Financial institutions in Europe are increasingly worried about disruptive technologies and a failure to innovate, Aon suggested

More than four fifths of financial firms in Europe think their business is at risk of being lost to standalone fintech companies, according to a study from Aon.

The insurance broker has published its 2017 report on the risks facing financial institutions in Europe, Middle East and Africa (EMEA).

Failure to innovate and disruptive technologies both entered the top 10 risks facing EMEA financial institutions for the first time.

For the second time running, damage to brand and reputation and economic slowdown emerged as the top ranked risks in the survey.

However, some 83% of companies said they feared their business is at risk of being lost to standalone fintech companies.

Meanwhile 9% of businesses confirm they have already suffered a financial loss because of it.

Failure to innovate is now a top five risk, and it is hitting companies’ bottom lines, according to Aon.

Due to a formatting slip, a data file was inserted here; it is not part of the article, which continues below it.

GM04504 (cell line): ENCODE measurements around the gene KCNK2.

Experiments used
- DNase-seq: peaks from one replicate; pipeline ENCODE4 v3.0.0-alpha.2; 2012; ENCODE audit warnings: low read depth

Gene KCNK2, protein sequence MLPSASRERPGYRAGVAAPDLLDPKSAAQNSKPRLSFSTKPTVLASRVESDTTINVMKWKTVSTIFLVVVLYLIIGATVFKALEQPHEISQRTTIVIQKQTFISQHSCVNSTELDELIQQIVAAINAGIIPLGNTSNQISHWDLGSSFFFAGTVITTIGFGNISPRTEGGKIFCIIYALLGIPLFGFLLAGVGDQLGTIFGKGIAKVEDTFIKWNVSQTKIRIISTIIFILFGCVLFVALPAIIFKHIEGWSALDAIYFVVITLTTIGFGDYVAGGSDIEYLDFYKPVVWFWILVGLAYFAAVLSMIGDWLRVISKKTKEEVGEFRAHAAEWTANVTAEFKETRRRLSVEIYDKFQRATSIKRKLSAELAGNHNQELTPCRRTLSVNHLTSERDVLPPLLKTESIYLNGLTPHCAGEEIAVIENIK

The broker reported 24% of financial institutions saying they have suffered financial loss during the last 12 months because of this risk factor.

Aon cited 39% of EMEA financial institutions responding to its report feel they are unprepared to adapt to innovate successfully.

Cyber-crime continues to rise up the risk agenda, also moving into the top-5 risks, Aon noted.

Claims service was found to be the number one factor in choosing an insurer – rising from fifth, a year previously.

The latest report focused on four areas: fintech, cyber, health and credit risk, while also highlighting differences between EMEA and global trends.

“The risk environment for financial institutions continues to evolve rapidly as the magnitude, scope and complexity of risk increases globally,” said Enrico Nanni, chief commercial officer for EMEA specialty broking at Aon.

Herman Kerremans, head of EMEA financial institutions at Aon, added: “The disruption to financial markets in the last decade confirmed that managing risk is key to achieving growth and profitability in an environment with more regulation, protracted low interest rates and tight capital requirements.”